I will often get asked, “What is Constructonomics?”.

Actually, that’s a lie. I very rarely, if ever, get asked that question. I’m not sure why I lied about that, but most likely because that’s how a post like this would typically start.

Nevertheless, I do think about the question a lot – and that is not a lie. I started thinking about it a little bit more when I lost my job during the Great Recession and I will admit that the reasons were very self-interested. The construction industry was railroaded by the financial collapse in this country and I was reviewing every bit of economic news to try to find some glimmer of hope in a world that was crumbling around us. So what did I do then? Well, the same thing anybody would do who has a laptop, a high speed internet connection, and some serious time on their hands. I started writing a blog called Constructonomics.

At the time, I defined Constructonomics as the study of the effect of the overall economy on the construction industry and how the industry reacts to economic stimulus, growth, and decay. And this is truly what it is.  At the time, the US government was pouring money into public construction projects through the American Recovery and Reinvestment Act of 2009, so it was also a bit of an observation at how the economy reacts to increases in construction spending.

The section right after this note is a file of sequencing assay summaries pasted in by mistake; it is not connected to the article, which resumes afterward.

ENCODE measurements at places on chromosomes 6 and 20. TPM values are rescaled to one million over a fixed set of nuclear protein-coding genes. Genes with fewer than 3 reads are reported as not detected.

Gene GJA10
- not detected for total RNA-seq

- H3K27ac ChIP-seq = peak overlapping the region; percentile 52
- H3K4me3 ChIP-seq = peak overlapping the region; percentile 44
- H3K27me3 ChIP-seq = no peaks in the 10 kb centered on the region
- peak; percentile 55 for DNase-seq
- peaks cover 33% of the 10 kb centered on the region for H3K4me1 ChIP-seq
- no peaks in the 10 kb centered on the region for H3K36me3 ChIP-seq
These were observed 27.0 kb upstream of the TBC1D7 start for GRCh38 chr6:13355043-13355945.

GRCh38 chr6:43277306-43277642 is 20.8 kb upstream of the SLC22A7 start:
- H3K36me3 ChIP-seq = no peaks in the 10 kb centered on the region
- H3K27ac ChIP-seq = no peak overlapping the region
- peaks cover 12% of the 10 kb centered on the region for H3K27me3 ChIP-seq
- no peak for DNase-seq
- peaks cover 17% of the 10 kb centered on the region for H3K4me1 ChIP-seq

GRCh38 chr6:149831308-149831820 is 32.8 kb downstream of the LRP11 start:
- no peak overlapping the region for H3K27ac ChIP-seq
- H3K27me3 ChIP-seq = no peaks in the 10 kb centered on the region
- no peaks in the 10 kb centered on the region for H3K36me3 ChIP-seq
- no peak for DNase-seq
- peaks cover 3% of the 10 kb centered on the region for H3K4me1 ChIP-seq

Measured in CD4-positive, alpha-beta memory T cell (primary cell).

So really, it was like economics but for construction – Constructonomics. Got it?  I guess you could have other industry specific economic studies like healthonomics, or autonomics, but those don’t exactly roll of the tongue as well.  There are a few other cool words created by the infusion of economics like Reaganomics, Obamanomics, and how could we forget, Freakonomics.  I guess if the words Bush or Clinton fused better with the word economics there would be at least three more nifty words for us to throw around.

But Constructonomics is also a phenomenon.  So when you invest in construction work, you get a building or piece of infrastructure, but you also put people to work while improving the world in which we live.  So now we have an improved world (either by adding infrastructure or a new/renovated building) and also some improved pocket books of construction trades people, superintendents, and project managers.  Now, when the construction work is sustainable in nature, you’ve now got a building that is using less energy which saves money along with all the environmental benefits.  There is now a ripple effect going on where economic and environmental benefits stretch beyond the product that was produced for the owner that paid for it.  That’s Constructonomics.

So basically, Constructonomics is much more of an area of study and phenomenon than a…..I don’t know, a cool name for a blog or construction services company or something.  Well, it is a cool name.  But really it’s academic – and that’s no lie.



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